Spotted knapweed is a pioneer species that readily invades open areas including pastures, open forests, prairies, meadows, and disturbed areas. The unpalatable herb displaces native vegetation, reducing the forage potential of open areas. It is able to invade undisturbed areas because it germinates and grows early in the spring. Another competitive advantage of Spotted knapweed is its phytotoxic effect on other plant species.
Spotted knapweed is native to Eastern Europe. It was introduced to North America in the late 1800s as a contaminant in alfalfa and clover seed or in ships' ballast. Today Spotted knapweed is a widespread invasive in the Lower Hudson Valley and is prohibited in New York State.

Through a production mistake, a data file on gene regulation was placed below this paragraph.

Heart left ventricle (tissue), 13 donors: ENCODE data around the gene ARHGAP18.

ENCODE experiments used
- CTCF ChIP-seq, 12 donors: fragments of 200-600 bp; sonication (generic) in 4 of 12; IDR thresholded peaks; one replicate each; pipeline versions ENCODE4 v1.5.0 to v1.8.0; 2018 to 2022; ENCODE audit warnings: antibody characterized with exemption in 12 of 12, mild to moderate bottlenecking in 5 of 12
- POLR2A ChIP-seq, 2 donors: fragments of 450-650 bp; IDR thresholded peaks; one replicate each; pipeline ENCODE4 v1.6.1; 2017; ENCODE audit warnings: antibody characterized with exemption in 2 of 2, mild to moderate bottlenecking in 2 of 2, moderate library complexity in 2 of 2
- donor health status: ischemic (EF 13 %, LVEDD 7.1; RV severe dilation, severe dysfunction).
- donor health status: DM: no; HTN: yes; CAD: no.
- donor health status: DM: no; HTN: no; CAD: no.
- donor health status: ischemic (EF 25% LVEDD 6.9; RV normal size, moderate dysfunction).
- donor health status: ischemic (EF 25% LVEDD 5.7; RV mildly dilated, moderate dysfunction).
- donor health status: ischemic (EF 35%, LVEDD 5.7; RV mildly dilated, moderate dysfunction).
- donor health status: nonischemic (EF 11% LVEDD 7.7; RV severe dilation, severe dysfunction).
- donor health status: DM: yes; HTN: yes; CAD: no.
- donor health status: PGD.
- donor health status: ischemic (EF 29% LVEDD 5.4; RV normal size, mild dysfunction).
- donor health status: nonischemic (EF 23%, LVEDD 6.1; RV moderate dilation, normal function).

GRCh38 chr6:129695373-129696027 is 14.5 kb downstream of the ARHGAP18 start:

Spotted knapweed is found in disturbed sites, open forests, and in fields and meadows. It stems from a deep taproot, which allows it to acquire nutrients and water in poor soils.
Spotted knapweed is an herbaceous perennial or biennial. During its first year, it grows in a basal rosette with 6-8 inch leaves. Every year after that, it can grow to 3 feet tall, producing flowers at the tips of its branching stems. It produces purple to pink flowers during the early summer. Each plant produces about 1,000 shiny black seeds which form in erect, thin green pods that turn brown when mature. Mature seeds are dispersed by the wind.